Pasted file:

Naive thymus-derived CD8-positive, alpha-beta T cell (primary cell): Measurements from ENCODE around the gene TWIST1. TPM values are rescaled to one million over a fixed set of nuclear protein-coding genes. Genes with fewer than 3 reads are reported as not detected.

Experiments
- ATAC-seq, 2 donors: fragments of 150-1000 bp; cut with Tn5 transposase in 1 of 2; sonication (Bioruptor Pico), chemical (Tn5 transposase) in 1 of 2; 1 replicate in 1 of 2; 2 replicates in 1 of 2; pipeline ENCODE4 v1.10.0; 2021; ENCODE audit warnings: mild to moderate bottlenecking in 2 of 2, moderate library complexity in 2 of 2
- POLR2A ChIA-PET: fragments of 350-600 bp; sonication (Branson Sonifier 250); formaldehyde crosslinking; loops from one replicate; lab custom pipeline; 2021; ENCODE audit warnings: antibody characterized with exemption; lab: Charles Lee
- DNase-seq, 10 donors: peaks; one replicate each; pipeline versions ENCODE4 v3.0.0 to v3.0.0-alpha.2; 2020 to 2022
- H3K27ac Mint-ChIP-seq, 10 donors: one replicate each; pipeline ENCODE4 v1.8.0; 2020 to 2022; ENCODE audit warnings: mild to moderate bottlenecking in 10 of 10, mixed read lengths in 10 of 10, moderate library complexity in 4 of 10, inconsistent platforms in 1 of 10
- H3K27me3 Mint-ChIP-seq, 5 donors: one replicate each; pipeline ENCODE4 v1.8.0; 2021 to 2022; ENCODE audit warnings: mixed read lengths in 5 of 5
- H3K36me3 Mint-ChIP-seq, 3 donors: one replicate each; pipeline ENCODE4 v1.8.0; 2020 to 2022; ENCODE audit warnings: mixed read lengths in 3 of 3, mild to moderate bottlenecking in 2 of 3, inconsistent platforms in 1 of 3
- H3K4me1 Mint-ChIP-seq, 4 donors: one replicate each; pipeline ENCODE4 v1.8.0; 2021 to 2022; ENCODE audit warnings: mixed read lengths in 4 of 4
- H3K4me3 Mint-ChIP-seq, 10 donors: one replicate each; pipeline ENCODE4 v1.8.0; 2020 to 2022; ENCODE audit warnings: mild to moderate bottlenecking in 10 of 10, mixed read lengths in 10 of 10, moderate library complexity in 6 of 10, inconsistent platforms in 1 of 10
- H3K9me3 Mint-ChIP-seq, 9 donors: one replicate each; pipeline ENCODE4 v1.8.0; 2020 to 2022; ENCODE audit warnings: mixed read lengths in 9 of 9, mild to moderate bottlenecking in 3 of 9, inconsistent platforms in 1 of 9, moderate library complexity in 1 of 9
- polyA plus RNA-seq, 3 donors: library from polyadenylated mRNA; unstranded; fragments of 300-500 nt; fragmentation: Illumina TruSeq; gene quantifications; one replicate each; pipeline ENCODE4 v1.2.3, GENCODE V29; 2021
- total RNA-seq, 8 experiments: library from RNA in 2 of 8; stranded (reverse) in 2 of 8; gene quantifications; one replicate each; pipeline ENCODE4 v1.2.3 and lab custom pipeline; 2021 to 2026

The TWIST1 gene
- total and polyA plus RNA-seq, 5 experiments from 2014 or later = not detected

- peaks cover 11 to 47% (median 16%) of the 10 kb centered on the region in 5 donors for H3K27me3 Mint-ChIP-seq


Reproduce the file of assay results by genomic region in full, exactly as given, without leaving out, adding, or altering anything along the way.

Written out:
Naive thymus-derived CD8-positive, alpha-beta T cell (primary cell): Measurements from ENCODE around the gene TWIST1. TPM values are rescaled to one million over a fixed set of nuclear protein-coding genes. Genes with fewer than 3 reads are reported as not detected.

Experiments
- ATAC-seq, 2 donors: fragments of 150-1000 bp; cut with Tn5 transposase in 1 of 2; sonication (Bioruptor Pico), chemical (Tn5 transposase) in 1 of 2; 1 replicate in 1 of 2; 2 replicates in 1 of 2; pipeline ENCODE4 v1.10.0; 2021; ENCODE audit warnings: mild to moderate bottlenecking in 2 of 2, moderate library complexity in 2 of 2
- POLR2A ChIA-PET: fragments of 350-600 bp; sonication (Branson Sonifier 250); formaldehyde crosslinking; loops from one replicate; lab custom pipeline; 2021; ENCODE audit warnings: antibody characterized with exemption; lab: Charles Lee
- DNase-seq, 10 donors: peaks; one replicate each; pipeline versions ENCODE4 v3.0.0 to v3.0.0-alpha.2; 2020 to 2022
- H3K27ac Mint-ChIP-seq, 10 donors: one replicate each; pipeline ENCODE4 v1.8.0; 2020 to 2022; ENCODE audit warnings: mild to moderate bottlenecking in 10 of 10, mixed read lengths in 10 of 10, moderate library complexity in 4 of 10, inconsistent platforms in 1 of 10
- H3K27me3 Mint-ChIP-seq, 5 donors: one replicate each; pipeline ENCODE4 v1.8.0; 2021 to 2022; ENCODE audit warnings: mixed read lengths in 5 of 5
- H3K36me3 Mint-ChIP-seq, 3 donors: one replicate each; pipeline ENCODE4 v1.8.0; 2020 to 2022; ENCODE audit warnings: mixed read lengths in 3 of 3, mild to moderate bottlenecking in 2 of 3, inconsistent platforms in 1 of 3
- H3K4me1 Mint-ChIP-seq, 4 donors: one replicate each; pipeline ENCODE4 v1.8.0; 2021 to 2022; ENCODE audit warnings: mixed read lengths in 4 of 4
- H3K4me3 Mint-ChIP-seq, 10 donors: one replicate each; pipeline ENCODE4 v1.8.0; 2020 to 2022; ENCODE audit warnings: mild to moderate bottlenecking in 10 of 10, mixed read lengths in 10 of 10, moderate library complexity in 6 of 10, inconsistent platforms in 1 of 10
- H3K9me3 Mint-ChIP-seq, 9 donors: one replicate each; pipeline ENCODE4 v1.8.0; 2020 to 2022; ENCODE audit warnings: mixed read lengths in 9 of 9, mild to moderate bottlenecking in 3 of 9, inconsistent platforms in 1 of 9, moderate library complexity in 1 of 9
- polyA plus RNA-seq, 3 donors: library from polyadenylated mRNA; unstranded; fragments of 300-500 nt; fragmentation: Illumina TruSeq; gene quantifications; one replicate each; pipeline ENCODE4 v1.2.3, GENCODE V29; 2021
- total RNA-seq, 8 experiments: library from RNA in 2 of 8; stranded (reverse) in 2 of 8; gene quantifications; one replicate each; pipeline ENCODE4 v1.2.3 and lab custom pipeline; 2021 to 2026

The TWIST1 gene
- total and polyA plus RNA-seq, 5 experiments from 2014 or later = not detected

- peaks cover 11 to 47% (median 16%) of the 10 kb centered on the region in 5 donors for H3K27me3 Mint-ChIP-seq